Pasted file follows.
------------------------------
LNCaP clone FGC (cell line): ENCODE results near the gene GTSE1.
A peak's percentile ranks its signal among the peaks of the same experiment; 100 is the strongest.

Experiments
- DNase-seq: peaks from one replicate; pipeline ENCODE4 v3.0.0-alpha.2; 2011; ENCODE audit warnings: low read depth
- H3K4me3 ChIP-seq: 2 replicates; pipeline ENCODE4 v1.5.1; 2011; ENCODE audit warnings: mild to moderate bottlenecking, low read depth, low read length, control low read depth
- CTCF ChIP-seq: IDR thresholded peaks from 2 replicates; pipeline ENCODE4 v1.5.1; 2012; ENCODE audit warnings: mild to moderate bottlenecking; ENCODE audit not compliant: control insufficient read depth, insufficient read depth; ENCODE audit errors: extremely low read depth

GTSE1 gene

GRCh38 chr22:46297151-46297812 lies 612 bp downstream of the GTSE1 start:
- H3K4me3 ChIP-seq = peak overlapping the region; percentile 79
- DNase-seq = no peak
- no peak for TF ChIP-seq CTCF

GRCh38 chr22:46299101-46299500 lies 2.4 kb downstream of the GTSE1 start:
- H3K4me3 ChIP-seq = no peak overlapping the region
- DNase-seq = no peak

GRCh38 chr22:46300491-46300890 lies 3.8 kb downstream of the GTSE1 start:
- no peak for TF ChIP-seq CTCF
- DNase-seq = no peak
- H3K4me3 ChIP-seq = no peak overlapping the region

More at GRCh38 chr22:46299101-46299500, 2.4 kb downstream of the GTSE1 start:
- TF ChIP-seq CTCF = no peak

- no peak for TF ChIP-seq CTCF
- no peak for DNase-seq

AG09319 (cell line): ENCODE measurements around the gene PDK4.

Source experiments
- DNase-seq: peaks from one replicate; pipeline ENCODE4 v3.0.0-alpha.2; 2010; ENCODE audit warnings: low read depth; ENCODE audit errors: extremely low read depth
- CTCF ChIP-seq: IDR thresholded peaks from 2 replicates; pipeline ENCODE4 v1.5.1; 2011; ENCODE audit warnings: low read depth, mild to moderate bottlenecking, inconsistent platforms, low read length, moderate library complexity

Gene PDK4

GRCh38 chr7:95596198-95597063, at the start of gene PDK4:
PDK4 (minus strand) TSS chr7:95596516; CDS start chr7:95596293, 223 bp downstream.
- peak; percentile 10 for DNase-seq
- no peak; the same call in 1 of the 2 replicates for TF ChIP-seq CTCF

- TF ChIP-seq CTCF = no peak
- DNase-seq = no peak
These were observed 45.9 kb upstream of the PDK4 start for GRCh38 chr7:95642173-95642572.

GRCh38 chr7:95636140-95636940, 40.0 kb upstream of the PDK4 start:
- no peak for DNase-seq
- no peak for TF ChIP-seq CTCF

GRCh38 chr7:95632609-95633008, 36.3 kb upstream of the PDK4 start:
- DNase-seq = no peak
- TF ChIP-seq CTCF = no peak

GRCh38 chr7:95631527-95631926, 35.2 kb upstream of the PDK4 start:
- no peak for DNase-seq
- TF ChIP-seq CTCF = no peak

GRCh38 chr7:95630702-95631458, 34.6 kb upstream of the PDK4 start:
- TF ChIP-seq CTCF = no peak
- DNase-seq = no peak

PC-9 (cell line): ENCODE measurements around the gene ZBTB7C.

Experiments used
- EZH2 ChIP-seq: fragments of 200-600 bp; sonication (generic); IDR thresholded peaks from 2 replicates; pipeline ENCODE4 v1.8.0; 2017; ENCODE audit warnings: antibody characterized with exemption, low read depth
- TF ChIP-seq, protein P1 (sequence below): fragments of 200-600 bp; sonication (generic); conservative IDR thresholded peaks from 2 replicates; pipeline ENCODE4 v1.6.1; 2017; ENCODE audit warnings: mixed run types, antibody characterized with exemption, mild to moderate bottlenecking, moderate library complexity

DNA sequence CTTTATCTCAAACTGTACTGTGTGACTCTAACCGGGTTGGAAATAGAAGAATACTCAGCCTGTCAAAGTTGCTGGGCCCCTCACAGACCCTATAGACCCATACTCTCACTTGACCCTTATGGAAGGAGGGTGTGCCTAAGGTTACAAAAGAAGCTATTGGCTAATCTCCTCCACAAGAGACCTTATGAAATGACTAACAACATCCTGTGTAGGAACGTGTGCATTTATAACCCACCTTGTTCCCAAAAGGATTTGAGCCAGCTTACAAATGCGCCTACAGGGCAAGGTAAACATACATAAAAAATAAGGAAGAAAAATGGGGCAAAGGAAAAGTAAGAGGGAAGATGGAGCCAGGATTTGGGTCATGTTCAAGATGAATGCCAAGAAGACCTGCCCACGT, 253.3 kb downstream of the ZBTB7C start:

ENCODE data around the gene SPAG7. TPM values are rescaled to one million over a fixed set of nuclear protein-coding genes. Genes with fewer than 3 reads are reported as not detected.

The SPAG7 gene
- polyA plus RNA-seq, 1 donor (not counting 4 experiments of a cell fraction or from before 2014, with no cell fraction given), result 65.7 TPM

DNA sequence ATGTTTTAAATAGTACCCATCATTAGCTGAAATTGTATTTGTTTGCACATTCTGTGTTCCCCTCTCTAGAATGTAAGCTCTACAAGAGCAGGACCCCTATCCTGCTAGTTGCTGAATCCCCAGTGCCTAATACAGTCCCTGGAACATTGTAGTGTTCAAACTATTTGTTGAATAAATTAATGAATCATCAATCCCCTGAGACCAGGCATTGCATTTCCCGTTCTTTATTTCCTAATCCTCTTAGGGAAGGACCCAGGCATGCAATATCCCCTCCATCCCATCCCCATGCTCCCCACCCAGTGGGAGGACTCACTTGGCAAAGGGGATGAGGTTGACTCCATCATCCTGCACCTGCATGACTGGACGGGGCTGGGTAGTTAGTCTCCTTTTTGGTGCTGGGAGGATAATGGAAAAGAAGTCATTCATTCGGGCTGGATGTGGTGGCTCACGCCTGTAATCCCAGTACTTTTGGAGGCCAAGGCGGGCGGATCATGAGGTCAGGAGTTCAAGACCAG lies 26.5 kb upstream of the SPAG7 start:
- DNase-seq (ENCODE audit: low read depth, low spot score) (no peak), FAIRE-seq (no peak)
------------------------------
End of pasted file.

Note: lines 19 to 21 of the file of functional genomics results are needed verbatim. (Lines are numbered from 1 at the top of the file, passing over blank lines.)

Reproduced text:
More at GRCh38 chr22:46299101-46299500, 2.4 kb downstream of the GTSE1 start:
- TF ChIP-seq CTCF = no peak

- no peak for TF ChIP-seq CTCF